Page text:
Yellow Card

By Maeve Maddox

In response to the rope-a-dope post, I received a clever email response couched in other sports analogies. I understood all but one: “yellow card.”

Naturally, I hopped on the search engine to find out what sport that referred to. I discovered that in the sport of soccer, colored cards are held up by the referee when a player commits a foul. The color of the card indicates the nature of the penalty appropriate to the type of foul that has been committed. One of the cards is yellow.

A soccer player who receives a red card or a black card is sent off the field. A player who is shown a yellow card continues to play, but has been cautioned that he’d better pay attention to his behavior.

Now I understand a blog headline that previously left me puzzled:

LIFE JUST HANDED ME A YELLOW CARD

The blogger had survived a heart attack.

The symbolism of soccer’s colored penalty cards has spread to other endeavors:

  • London police are handing out soccer-style yellow cards to aggressive drinkers, banning them for 48 hours from their preferred drinking spots.
  • In New York City, a comedian dressed like a soccer referee has been handing out red cards to pedestrians guilty of such transgressions as wearing the wrong shoes or taking selfies in inappropriate places.
  • A female journalist has started a “red/yellow card project” to address harassment issues. She has designed cards that professional women can hand out to men who treat them inappropriately at conventions or in the workplace. The red card informs the recipient that he has done something “wildly inappropriate” and he’s lucky he got a card “and not a punch in the face.” The language on the yellow card is less confrontational:

If you have received this card, you have done something mildly inappropriate to the person who handed this to you. Your intentions might have been good, but before future engagement make sure that you are being respectful and mindful of people’s boundaries.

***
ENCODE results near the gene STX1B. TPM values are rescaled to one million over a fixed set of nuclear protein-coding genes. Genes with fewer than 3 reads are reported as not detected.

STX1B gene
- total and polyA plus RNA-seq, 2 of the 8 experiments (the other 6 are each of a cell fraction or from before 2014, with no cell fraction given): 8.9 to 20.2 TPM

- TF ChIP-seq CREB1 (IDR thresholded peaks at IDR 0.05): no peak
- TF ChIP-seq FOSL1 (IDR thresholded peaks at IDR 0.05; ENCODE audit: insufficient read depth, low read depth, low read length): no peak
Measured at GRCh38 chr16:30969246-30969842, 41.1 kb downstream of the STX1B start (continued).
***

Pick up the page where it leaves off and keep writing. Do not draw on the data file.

To a reader who understands the reference, to be told that someone was “shown the yellow card” is illuminating. For the reader who doesn’t know the expression, or the reader who is familiar with it in a different context, it’s another sports analogy that could be more confusing than enlightening.

Other contexts in which “yellow card” is or has been used:

Yellowcard, an American alternative rock band.

Yellow Card Scheme, a UK initiative concerning reactions to medicines.

Carte Jaune (Yellow Card), a vaccination certificate issued by the World Health Organization.

Yellow Card, nickname for the IBM System/370 Reference Summary booklet in the 1970s.

Correction and Clarification Update:
As the comments below point out, black cards are not used in soccer. (The card descriptions in this post are based on the rules for Gaelic football.) The most pertinent information to take away is that when the term “yellow card” is used figuratively, it signifies a warning. On a secondary level, this post can serve to illustrate the fact that for some readers, sports analogies can be a source of confusion. The post can also serve as “a yellow card” to writers to take great care when researching a topic they know absolutely nothing about.

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9 Responses to “Yellow Card”

  • Hazel

    Hello,